An epic conversation with Tilda Swinton
Tilda Swinton has earned a reputation as an iconoclast. A rebel. A visionary. An artist. So, it was somewhat jarring to meet Swinton on the rooftop deck of the ritzy Montage Hotel smack dab in the middle of gaudy, downtown Beverly Hills. The best supporting Oscar winner for "Michael Clayton" wasn't staying there, mind you. She was spending the afternoon going from one locale to another doing interviews. In fact, Swinton was in the middle of an intense few days of press opportunities to promote a film she helped bring to the screen and stars in, "We Need To Talk About Kevin."
Ever since Lynne Ramsay's adaptation of the Lionel Shriver novel debuted at the 2011 Cannes Film Festival in May, Swinton has been on the shortlist for year end best actress accolades. She's already won the National Board of Review honor for best actress and should snag at least a Golden Globe nomination next week. Opening today in New York and Los Angeles, "Kevin" has also received raves from The New York Times, The LA Times and Time. The drama finds Swinton playing Eva, a sophisticated New Yorker who slowly begins to think there is something insidiously wrong with her son. Swinton has a challenging character arc to portray - over at least 15 years -- and delivers in spades.
I'd spoken to Swinton before, but only for short bursts during her campaign for "I Am Love" last year. This afternoon turned into a grand conversation about her work as a producer on "Kevin," the state of independent cinema and what awards shows should really give the winners, money.
Awards Campaign: I didn’t have a chance to talk to you there, but I was also at the Telluride Film Festival this year. I saw one of your honorary Q&A presentations and I loved how you were having fun with the medal they awarded you [Swinton tied it on her belt and swung it around like a little kid]. Do you still have it?
Swinton: Yes, my medallion; thank you very much. I don’t know when I’ll ever use it again. Maybe if I go to Telluride, I will wear it. I think medals are much better than statues.
Awards Campaign: Than statues?
Swinton: I actually think a piece of jewelry -- well, the main thing I think would be a check. I think a check is definitely the way to go. But failing that, a nice piece of jewelry.
Awards Campaign: Well, the good thing about if it was a check, especially if you make an independent film, it helps you make the next one.
Swinton: Or, it might pay you for what you just made over the last five years, maybe.
Awards Campaign: I’m trying to think of the last studio movie you’ve made? 'Burn After Reading'?
Swinton: Yeah, but even that felt like, you know, that didn’t feel like a studio film. And honestly, Greg, I’ve only made a handful of studio films. I’ve made about four. 'Narnia'...
Awards Campaign: 'Michael Clayton'?
Swinton: No, that didn’t feel like a studio film, just so you know. 'Button'? But here’s the thing, if you’re going to make studio films, don’t make special effect studio films, because then all the money goes to that. And all the studio films I’ve made have been special effect films. 'Constantine.'
Awards Campaign: Oh, right.
Swinton: And 'Button.' Anyway, I have no complaints. I’m just saying, it’s a rare, a rare excursion for me.
Awards Campaign: Well, let's talk about 'Kevin' in terms of all this. So, this a picture that you were trying to get made for a long time, correct?
Swinton: Not that long for me actually, only four years. Which is not that long.
Awards Campaign: But for other filmmakers, that would actually be...
Swinton: 'I Am Love' was 11, so everything’s against that benchmark now. Yeah, it was speedy work on Kevin.
Awards Campaign: How did the project come to you?
Swinton: I had read the book. Lynne was already working on it when I’d first talked to her about it. And I had read the book and I mean, in the first instance, very keen to know what she was doing because I, like most people who know her work, was looking forward to the next Lynne Ramsay film. And then when I discovered she was adapting this book in particular, that was very intriguing because it’s a good idea, a 'Lynne Ramsay version of this book.' But for the longest time, I didn’t necessary think that I should be in it. I was just very supportive of the film. And then relatively late on, I would say maybe about a couple of years before we shot, it became clear that it might be an idea for me to actually play the woman.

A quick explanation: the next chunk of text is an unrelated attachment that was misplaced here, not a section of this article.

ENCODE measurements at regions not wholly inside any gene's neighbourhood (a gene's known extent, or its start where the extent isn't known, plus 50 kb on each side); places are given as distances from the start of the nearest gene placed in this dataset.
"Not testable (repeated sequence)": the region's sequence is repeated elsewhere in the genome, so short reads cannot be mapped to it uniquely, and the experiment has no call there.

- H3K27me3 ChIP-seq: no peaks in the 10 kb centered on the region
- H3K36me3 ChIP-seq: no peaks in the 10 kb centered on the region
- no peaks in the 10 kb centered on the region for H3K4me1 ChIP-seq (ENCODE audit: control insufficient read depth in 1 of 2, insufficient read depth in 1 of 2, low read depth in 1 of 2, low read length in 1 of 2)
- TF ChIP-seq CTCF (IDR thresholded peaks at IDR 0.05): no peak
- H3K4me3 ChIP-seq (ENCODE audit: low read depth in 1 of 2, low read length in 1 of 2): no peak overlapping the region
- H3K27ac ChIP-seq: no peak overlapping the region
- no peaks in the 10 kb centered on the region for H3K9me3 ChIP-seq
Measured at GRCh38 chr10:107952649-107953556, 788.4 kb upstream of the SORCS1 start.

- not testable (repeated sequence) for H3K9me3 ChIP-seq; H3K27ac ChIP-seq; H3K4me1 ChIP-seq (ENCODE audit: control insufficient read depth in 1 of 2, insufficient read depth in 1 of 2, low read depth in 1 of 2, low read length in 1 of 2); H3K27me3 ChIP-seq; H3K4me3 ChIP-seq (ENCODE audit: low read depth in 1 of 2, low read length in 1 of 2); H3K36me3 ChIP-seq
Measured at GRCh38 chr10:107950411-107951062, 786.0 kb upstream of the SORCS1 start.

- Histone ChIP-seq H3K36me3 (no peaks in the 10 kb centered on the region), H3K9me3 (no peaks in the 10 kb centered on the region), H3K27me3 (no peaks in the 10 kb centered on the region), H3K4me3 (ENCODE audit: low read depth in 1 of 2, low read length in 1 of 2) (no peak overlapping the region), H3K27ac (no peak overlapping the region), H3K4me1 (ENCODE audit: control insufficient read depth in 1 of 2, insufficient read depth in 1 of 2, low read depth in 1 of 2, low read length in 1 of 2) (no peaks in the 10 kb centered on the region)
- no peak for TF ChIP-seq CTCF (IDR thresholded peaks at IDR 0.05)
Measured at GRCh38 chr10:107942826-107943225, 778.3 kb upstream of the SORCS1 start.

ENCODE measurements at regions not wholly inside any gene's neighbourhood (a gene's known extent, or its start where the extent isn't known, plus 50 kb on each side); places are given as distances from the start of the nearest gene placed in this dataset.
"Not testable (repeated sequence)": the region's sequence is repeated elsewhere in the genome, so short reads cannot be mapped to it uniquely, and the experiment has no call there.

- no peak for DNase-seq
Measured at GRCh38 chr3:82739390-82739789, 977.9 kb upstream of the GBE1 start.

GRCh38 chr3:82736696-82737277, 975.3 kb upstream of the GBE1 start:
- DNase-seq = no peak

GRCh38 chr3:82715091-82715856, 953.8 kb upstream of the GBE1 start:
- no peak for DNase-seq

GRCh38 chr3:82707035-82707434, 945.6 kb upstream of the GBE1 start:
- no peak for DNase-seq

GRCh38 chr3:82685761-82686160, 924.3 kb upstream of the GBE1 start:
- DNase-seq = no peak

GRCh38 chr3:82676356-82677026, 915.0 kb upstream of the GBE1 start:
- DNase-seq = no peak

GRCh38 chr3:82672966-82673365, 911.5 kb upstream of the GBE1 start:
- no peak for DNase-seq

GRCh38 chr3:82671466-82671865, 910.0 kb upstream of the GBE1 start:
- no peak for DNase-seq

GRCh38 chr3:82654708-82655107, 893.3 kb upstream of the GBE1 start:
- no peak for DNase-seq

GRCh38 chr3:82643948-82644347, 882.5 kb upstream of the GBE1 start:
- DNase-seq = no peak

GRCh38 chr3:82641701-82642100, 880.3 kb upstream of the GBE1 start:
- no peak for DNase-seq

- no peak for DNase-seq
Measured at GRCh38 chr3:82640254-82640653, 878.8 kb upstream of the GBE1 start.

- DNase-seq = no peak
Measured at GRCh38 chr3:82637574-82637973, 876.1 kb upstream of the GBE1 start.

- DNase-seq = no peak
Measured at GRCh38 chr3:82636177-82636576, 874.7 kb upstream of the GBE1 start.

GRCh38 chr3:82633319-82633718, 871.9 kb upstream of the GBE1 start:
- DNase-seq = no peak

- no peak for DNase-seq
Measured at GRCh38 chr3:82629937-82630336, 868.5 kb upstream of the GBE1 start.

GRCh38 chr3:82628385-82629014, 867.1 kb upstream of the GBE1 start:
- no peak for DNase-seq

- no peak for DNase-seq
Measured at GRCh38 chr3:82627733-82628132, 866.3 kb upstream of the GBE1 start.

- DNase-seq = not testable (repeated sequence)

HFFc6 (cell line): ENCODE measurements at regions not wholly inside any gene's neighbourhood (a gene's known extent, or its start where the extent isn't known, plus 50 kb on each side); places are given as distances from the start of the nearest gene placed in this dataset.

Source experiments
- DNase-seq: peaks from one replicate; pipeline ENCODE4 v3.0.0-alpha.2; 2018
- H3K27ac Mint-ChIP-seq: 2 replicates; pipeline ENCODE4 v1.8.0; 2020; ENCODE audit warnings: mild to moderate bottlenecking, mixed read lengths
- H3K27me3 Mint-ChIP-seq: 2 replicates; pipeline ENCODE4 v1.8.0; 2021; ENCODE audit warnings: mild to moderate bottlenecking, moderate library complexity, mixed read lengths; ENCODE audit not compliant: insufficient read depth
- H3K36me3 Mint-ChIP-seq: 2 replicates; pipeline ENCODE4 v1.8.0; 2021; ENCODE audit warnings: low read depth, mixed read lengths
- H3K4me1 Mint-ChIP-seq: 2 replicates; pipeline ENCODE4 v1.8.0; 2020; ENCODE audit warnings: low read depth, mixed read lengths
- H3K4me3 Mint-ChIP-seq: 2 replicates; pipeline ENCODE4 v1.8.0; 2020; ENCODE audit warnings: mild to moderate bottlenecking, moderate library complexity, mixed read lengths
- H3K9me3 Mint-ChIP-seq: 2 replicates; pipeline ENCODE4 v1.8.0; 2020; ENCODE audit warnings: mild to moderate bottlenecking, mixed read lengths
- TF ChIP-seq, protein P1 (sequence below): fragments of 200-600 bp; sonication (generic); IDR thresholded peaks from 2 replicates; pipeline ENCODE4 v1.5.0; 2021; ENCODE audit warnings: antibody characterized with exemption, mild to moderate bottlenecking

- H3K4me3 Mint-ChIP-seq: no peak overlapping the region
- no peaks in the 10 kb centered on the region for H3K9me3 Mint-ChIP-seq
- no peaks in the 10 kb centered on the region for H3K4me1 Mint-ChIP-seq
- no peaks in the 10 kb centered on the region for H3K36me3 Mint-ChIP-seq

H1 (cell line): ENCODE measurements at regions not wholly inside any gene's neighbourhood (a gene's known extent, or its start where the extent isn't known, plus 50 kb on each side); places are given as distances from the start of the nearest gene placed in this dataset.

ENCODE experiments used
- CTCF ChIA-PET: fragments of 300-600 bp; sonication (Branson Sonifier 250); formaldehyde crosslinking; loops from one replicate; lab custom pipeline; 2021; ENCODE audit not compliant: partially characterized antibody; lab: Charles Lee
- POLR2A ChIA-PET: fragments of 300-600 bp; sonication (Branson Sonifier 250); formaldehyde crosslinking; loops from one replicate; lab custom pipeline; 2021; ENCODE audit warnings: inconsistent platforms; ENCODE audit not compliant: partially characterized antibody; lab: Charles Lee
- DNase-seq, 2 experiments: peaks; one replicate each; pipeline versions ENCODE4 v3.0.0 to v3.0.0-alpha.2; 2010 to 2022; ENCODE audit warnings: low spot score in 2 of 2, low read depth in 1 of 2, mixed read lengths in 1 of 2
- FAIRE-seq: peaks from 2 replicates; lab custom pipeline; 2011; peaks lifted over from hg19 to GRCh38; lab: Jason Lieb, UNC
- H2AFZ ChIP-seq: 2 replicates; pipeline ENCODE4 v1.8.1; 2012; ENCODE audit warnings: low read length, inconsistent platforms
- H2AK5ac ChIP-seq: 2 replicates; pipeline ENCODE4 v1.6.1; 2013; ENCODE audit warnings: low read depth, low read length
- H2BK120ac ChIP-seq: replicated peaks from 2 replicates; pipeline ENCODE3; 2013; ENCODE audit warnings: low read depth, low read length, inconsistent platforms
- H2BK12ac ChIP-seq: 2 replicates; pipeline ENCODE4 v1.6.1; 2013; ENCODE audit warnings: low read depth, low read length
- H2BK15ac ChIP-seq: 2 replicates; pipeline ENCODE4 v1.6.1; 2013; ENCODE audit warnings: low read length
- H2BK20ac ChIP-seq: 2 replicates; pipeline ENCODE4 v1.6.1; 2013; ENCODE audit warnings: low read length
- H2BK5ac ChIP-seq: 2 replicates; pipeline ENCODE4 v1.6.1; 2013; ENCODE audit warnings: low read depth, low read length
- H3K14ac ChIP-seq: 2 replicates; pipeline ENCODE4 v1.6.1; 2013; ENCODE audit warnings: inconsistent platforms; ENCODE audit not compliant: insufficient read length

Awards Campaign: What convinced you or how did Lynne convince you to play the role?
Swinton: Well, it became something that I became intrigued by and it was, I hesitate to say, 'the drastic cut in the budget that forced the hand of the screenplay' because that always sounds like [the financiers are being] very draconian with filmmakers. But it was true, there was a point when we felt like we weren’t going to be able to make it for as much money as we thought we were going to need and the screenplay started to become much more interior, much less about the society and much more about this one woman’s interior life. And at that point, I became interested in it, because that’s sort of something I’m very interested in doing as a performer. It’s sort of the thing that draws me into performance these days, is that idea of someone being very isolated and numb.
Awards Campaign: Well, in a way, that’s sort of like your character in 'I Am Love.'
Swinton: Exactly, it’s a sort of a continued interest of mine. That feeling of someone who’s really isolated and inarticulate and who’s alone a lot. That’s something that’s just, you know, up my street as an audience. I like looking at that, so I’m very interested in working with it.
Awards Campaign: So, you made those two films and there was a break in between, obviously…
Swinton: Well, there was not a break in between them.
Awards Campaign: Oh, really?
Swinton: In the sense that we started working on 'I Am Love' 12 years ago. And we were working on it all the time and then meanwhile, at some point, you know, I did a variety of other things including a film with Eric Zonka ['Julia'] , which I also developed for that five years. And then this one. So, yeah, they kind of dovetailed.
Awards Campaign: All three of those roles in 'I Am Love,' 'Kevin' and 'Julia,' they’re heavy roles. These aren’t characters who are light and comedic. It's a misnomer that many moviegoers assume these roles are tough on an actor emotionally, but there are those actors who will say 'Yes, it weighed heavily on me to play the part.'